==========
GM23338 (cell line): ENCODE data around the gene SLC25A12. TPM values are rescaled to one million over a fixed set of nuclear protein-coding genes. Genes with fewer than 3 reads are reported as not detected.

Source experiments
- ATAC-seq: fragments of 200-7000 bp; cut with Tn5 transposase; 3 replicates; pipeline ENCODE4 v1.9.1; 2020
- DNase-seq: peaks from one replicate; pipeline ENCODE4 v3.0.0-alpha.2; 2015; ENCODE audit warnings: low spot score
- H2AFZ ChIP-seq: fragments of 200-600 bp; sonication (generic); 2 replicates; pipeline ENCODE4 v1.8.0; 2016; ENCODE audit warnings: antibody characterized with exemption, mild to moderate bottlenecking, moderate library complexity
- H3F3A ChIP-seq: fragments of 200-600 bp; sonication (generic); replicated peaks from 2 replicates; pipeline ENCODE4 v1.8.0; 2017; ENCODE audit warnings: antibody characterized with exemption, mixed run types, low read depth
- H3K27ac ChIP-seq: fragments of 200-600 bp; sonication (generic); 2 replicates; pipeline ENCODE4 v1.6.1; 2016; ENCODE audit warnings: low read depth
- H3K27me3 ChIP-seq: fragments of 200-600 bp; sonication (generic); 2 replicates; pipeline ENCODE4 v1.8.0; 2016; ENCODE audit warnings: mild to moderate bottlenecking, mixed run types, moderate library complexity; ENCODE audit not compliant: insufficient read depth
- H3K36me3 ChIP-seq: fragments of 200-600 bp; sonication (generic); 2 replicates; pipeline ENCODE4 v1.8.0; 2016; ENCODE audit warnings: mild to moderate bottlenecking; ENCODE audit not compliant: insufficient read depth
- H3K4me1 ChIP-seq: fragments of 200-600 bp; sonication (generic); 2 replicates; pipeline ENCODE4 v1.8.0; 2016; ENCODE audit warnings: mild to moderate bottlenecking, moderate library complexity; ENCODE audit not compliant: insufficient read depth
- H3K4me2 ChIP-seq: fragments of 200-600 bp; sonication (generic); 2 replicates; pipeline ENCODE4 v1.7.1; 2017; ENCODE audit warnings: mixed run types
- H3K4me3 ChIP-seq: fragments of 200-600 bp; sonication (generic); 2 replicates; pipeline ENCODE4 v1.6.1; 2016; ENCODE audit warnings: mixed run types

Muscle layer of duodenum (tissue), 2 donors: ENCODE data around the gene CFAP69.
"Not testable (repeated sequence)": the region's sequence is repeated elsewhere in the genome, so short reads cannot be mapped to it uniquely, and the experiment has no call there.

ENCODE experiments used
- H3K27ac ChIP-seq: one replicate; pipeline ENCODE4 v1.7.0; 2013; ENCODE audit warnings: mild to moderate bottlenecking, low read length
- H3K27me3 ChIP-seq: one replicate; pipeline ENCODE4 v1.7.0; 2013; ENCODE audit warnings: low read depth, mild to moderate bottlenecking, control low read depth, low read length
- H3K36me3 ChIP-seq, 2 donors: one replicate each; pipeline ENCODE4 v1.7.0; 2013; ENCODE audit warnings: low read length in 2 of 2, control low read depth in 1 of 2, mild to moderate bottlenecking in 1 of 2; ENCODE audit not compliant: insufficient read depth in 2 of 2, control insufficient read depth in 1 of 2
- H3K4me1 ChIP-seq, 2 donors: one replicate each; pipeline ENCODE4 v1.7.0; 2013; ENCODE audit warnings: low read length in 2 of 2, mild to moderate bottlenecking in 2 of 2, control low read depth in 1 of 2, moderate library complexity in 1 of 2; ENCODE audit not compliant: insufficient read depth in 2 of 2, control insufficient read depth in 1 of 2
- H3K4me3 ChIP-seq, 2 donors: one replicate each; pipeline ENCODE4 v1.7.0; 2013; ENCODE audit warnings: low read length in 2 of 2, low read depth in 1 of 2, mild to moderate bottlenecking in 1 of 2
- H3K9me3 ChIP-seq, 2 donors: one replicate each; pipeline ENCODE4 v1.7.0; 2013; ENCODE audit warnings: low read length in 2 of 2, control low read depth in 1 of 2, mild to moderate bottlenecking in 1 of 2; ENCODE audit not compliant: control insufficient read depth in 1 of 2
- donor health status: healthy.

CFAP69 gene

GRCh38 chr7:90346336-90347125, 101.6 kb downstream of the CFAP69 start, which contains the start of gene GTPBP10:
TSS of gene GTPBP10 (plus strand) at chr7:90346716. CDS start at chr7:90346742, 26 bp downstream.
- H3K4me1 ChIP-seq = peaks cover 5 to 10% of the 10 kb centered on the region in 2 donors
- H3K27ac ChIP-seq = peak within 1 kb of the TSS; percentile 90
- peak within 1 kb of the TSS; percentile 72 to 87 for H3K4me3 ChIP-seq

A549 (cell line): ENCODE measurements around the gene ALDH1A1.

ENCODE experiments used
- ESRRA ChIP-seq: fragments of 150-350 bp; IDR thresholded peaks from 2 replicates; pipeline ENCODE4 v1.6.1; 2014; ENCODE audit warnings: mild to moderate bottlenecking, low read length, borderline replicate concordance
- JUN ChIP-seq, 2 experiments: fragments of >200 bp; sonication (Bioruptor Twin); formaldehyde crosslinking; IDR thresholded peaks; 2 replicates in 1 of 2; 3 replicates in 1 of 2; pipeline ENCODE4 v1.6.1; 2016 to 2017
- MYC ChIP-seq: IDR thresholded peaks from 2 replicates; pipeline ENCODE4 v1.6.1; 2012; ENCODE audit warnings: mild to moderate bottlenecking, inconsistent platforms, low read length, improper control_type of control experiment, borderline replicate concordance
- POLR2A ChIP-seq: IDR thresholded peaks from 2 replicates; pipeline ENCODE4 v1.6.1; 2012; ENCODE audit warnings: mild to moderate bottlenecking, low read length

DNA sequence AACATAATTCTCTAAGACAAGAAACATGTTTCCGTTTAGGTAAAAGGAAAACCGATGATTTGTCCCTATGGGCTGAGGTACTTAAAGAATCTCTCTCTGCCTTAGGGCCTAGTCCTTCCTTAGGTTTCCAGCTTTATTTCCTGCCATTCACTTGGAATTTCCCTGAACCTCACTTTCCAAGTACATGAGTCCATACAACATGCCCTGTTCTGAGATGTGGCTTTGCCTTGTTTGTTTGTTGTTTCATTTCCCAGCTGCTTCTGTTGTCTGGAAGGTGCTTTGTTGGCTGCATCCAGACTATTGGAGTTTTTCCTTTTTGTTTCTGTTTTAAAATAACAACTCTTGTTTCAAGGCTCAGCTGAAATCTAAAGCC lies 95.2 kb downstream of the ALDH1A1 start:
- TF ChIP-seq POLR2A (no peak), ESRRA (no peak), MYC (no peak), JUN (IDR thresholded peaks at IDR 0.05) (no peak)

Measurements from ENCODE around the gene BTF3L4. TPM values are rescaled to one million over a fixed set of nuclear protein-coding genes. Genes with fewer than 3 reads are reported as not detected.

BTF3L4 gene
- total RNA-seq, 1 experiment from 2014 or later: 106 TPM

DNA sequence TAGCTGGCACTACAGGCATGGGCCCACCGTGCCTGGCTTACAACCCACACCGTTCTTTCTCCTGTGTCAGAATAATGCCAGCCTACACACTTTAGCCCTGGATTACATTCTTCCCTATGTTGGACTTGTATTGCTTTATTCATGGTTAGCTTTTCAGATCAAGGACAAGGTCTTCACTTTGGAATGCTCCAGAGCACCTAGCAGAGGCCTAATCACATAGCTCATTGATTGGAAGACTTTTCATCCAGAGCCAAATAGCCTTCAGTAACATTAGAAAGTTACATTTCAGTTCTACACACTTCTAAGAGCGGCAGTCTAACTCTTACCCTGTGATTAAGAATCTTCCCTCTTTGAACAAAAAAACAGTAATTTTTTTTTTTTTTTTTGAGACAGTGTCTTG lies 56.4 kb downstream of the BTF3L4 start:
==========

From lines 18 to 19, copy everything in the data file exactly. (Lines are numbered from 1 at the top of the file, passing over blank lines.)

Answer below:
- H3K36me3 ChIP-seq, 2 donors: one replicate each; pipeline ENCODE4 v1.7.0; 2013; ENCODE audit warnings: low read length in 2 of 2, control low read depth in 1 of 2, mild to moderate bottlenecking in 1 of 2; ENCODE audit not compliant: insufficient read depth in 2 of 2, control insufficient read depth in 1 of 2
- H3K4me1 ChIP-seq, 2 donors: one replicate each; pipeline ENCODE4 v1.7.0; 2013; ENCODE audit warnings: low read length in 2 of 2, mild to moderate bottlenecking in 2 of 2, control low read depth in 1 of 2, moderate library complexity in 1 of 2; ENCODE audit not compliant: insufficient read depth in 2 of 2, control insufficient read depth in 1 of 2